PubMed ID
9659674 View in PubMed
Less detail

Acute soccer injuries in Finland in 1980.

https://arctichealth.org/en/permalink/ahliterature239085
Source
Br J Sports Med. 1985 Mar;19(1):30-3
Publication Type
Article
Date
Mar-1985
Author
J. Sandelin
S. Santavirta
O. Kiviluoto
Source
Br J Sports Med. 1985 Mar;19(1):30-3
Date
Mar-1985
Language
English
Publication Type
Article
Keywords
Adult
Athletic Injuries - economics - epidemiology - prevention & control
Dislocations - epidemiology
Female
Finland
Fractures, Bone - epidemiology
Humans
Insurance, Health
Leg Injuries - epidemiology
Male
Soccer
Sports
Abstract
The present investigation analyses all the acute soccer injuries recorded in Finland during one year (1980). The mean follow-up time was 18 months. The calculated yearly injury incidence was 5.8%. No significant difference in the injury incidences between the two sexes could be detected. A major part, 64% of the injuries were located in the lower extremities. Fractures and dislocations accounted for 11% of all injuries. One quarter of the injuries were classified as mild, causing a playing disability shorter than a week. Most injuries occurred through physical contact with another player (p less than 0.001). The calculated median time of absence from practice after injury was 4 weeks.
Notes
Cites: Ann Chir Gynaecol Fenn. 1966;55(3):176-805958671
Cites: Pediatr Clin North Am. 1973 Nov;20(4):837-494584745
Cites: Duodecim. 1975;91(11):714-81204512
Cites: Am J Sports Med. 1977 Nov-Dec;5(6):241-2563179
Cites: Br J Sports Med. 1978 Mar;12(1):43-5630182
Cites: Am J Sports Med. 1978 Nov-Dec;6(6):354-732779
Cites: Am J Sports Med. 1980 Mar-Apr;8(2):106-137361974
Cites: Am J Sports Med. 1980 Sep-Oct;8(5):325-77416349
Cites: Am J Sports Med. 1980 Nov-Dec;8(6):411-47435757
Cites: Am J Sports Med. 1981 Nov-Dec;9(6):384-97316020
Cites: J Bone Joint Surg Br. 1984 Aug;66(4):500-36746681
Cites: J Assoc Phys Ment Rehabil. 1964 Sep-Oct;18:130-414206415
PubMed ID
3995226 View in PubMed
Less detail

Acute sports injuries in Oslo: a one-year study.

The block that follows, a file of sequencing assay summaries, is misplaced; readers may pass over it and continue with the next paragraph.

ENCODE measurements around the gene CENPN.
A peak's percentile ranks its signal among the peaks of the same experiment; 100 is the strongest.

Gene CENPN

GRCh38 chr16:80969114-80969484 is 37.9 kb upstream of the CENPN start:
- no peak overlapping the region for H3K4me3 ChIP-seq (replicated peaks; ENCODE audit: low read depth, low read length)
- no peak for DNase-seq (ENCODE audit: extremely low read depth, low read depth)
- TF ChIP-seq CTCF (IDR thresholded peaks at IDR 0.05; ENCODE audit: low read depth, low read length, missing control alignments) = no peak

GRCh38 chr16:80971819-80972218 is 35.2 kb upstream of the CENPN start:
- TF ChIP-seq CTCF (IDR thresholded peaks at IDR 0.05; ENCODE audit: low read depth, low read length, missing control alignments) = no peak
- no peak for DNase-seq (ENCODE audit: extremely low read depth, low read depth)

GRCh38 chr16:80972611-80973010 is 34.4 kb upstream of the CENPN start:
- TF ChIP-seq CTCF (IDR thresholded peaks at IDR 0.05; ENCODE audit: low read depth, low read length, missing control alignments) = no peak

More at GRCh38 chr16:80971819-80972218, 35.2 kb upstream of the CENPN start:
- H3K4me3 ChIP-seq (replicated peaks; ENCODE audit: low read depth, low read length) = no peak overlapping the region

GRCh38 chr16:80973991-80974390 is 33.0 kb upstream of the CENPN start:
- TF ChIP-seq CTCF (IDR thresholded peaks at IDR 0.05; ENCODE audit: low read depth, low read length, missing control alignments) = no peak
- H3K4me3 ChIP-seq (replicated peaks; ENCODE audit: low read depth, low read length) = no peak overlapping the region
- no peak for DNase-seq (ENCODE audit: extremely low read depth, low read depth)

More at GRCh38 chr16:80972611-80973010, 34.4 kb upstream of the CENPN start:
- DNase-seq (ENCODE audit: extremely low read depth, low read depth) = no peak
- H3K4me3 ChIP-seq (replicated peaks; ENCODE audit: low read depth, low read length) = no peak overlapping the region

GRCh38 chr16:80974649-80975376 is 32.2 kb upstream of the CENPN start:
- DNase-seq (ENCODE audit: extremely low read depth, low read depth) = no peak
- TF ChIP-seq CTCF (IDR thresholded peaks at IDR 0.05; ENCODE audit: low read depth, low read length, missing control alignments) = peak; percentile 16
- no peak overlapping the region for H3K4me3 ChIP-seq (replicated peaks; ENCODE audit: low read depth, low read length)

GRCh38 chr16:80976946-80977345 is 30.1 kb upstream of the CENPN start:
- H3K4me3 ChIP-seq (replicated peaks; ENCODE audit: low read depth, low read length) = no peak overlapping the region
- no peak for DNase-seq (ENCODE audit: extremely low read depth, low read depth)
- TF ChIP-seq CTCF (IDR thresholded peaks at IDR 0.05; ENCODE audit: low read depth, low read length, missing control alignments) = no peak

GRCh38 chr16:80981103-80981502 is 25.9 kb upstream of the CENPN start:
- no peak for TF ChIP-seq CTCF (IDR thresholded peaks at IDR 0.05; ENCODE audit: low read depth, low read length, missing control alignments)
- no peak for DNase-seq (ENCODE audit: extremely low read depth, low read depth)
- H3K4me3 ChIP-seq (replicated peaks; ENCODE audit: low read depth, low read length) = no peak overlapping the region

https://arctichealth.org/en/permalink/ahliterature39779
Source
Br J Sports Med. 1984 Sep;18(3):181-5
Publication Type
Article
Date
Sep-1984
Author
S. Maehlum
O A Daljord
Source
Br J Sports Med. 1984 Sep;18(3):181-5
Date
Sep-1984
Language
English
Publication Type
Article
Keywords
Acute Disease
Adolescent
Adult
Aged
Ankle Injuries
Arm Injuries - epidemiology
Athletic Injuries - epidemiology
Child
Child, Preschool
Contusions - epidemiology
Female
Fractures, Bone - epidemiology
Humans
Leg Injuries - epidemiology
Male
Middle Aged
Norway
Research Support, Non-U.S. Gov't
Seasons
Sprains and Strains - epidemiology
Abstract
All sport injuries treated at the Emergency Department, Ullevål Hospital in Oslo (OKL) were registered for one year. They accounted for 6.3% of the total number of patients treated at OKL in that period. 4673 patients were seen; 3292 males and 1381 females. The women were younger than the men, 55% were below 20 years of age; 41% of the males (p less than 0.05). Most of the men (64%) were injured in connection with competitive sports, but 52% of the women sustained their injury pursuing recreational sports. Football and skiing accounted for 49% of the total number of injuries. In males football caused most injuries--35%. In females handball accounted for most injuries--18%. Nearly 3/4 of the injuries affected the extremities; the most common injury being the ankle sprain (16%). Almost 1/4 of the patients had a fracture, and 218 patients (4.7%) were admitted to hospital, the rest being treated as outpatients. In all, the sports injuries required 7658 consultations.
PubMed ID
6435714 View in PubMed
Less detail

412 records – page 1 of 42.